Space applications for Maritime and IoT services

The third and final session of the day was moderated by Peter de Selding (Author, Space Intel Report). He immediately welcomed Stefano Poli (VP, Business Development, Inmarsat Maritime) and Simon van den Dries (CCO, Global Data, Spire) for a round-table discussion. Both experts presented their activities. “Spire Maritime offers a one-stop-shop for AIS tracking data. Our customers are companies who want best-in-class maritime domain awareness and state-of-the-art vessel tracking. We use big data to develop next-generation intelligent vessel tracking and monitoring solutions”, explained Simon van den Dries. Stefano Poli focused on IoT and connected ships with a high degree of automation. “There are many use cases, with solutions and services that can be deployed on the back of machine-to-machine technology. It is data-centric and relies on connected devices on the vessel, at the edge, or in between,” he added.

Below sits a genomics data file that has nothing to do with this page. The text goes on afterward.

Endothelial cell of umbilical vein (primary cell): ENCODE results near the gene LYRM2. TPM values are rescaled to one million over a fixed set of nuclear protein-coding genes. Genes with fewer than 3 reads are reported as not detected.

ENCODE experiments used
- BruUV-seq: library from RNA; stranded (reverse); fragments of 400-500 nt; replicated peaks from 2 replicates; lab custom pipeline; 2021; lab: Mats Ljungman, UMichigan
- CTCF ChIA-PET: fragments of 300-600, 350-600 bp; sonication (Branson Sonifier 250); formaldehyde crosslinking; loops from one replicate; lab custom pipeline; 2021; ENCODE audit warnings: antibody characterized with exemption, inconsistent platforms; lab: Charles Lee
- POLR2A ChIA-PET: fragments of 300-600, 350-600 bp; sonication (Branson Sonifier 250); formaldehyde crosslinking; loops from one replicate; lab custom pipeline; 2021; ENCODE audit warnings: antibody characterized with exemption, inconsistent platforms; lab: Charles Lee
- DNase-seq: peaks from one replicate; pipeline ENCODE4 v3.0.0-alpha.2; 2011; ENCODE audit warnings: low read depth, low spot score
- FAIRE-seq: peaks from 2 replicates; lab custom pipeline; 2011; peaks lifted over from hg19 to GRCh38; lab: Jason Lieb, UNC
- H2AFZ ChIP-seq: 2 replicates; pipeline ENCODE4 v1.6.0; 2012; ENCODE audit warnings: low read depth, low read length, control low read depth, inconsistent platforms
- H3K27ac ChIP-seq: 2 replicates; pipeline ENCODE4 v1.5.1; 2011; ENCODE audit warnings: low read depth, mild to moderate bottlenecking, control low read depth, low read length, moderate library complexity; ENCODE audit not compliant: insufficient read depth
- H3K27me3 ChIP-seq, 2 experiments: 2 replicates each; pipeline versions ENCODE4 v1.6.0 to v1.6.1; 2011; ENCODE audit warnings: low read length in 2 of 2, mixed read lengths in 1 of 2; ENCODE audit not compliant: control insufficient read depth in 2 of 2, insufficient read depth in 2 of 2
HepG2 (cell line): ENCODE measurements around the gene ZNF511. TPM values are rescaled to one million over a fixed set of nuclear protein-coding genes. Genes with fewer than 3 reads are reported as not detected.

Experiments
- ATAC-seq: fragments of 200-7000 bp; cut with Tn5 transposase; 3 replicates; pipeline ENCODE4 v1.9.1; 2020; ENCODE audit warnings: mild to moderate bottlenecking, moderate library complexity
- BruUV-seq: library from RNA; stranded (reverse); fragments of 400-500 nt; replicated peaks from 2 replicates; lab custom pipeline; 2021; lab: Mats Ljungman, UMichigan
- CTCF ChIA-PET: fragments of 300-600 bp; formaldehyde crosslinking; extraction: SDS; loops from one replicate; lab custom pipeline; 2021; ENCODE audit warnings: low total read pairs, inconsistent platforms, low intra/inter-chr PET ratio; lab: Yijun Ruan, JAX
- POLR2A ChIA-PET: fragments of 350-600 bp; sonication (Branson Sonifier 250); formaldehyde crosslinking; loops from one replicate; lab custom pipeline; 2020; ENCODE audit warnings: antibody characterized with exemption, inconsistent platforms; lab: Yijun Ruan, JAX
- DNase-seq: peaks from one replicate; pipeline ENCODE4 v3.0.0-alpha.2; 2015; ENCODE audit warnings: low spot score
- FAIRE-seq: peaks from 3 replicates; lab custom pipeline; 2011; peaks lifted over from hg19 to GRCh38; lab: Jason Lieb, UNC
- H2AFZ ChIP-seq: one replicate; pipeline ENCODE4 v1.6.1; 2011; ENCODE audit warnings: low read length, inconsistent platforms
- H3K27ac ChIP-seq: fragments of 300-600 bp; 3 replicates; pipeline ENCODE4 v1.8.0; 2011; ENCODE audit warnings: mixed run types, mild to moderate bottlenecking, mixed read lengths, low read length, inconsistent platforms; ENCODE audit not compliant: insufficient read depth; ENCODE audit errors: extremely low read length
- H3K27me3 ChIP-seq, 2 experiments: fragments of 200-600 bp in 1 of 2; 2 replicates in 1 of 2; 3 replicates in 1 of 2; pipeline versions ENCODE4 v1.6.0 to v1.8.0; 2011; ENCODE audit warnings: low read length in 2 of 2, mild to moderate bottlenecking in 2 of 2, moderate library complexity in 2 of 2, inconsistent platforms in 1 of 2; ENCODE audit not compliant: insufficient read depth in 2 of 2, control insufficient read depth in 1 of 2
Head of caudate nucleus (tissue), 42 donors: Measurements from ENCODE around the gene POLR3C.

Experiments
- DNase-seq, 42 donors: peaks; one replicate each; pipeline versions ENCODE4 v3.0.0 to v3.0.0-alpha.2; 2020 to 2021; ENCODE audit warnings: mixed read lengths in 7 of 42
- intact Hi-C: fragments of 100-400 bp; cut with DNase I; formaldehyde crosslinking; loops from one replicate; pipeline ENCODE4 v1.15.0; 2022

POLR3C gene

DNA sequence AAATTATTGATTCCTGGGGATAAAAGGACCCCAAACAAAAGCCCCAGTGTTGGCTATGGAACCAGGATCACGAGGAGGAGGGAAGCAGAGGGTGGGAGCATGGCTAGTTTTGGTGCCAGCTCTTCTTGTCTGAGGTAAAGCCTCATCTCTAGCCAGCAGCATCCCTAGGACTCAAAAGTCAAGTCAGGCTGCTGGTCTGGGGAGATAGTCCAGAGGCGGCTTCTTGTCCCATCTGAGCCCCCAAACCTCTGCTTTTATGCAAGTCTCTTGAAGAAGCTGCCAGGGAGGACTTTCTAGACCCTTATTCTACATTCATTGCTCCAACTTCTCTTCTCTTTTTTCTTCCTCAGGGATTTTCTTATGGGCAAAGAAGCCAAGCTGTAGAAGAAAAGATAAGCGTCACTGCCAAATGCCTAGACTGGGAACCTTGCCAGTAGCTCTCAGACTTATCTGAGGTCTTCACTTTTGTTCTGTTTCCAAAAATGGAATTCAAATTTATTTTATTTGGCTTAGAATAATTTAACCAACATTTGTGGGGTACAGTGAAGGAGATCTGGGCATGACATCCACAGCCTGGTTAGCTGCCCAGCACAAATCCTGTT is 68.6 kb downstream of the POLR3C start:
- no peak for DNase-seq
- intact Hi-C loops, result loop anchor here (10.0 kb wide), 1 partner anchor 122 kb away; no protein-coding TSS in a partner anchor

Fabien Jordan (Founder & CEO, Astrocast) then took the virtual stage and shared his presentation entitled “Direct-to-satellite IoT - How to get Product/Market Fit”. “We are now a global nanosatellite IoT operator and offer a new way to transfer short messages from anywhere in the world, in a two-way and secure system. We also rely on strategic partnerships and are notably working with Aibrus, Thuraya and ESA,” he explained. Fabien Jordan went over the creation of Astrocast and highlighted that he first had to validate that the market was real: the satellite IoT market is fragmented but it is large and fast growing: it deals with freight and storage, maritime, SOS systems, agriculture, connected vehicles, environment and utilities, and more. “True product market fit is possible thanks to L-band frequencies, LEO nanosatellites network, optimized data protocols and optimized chipsets,” added the expert who then focused on the maritime industry, which means many opportunities because of a large number of units, from the fishing industry to the vessels tracking.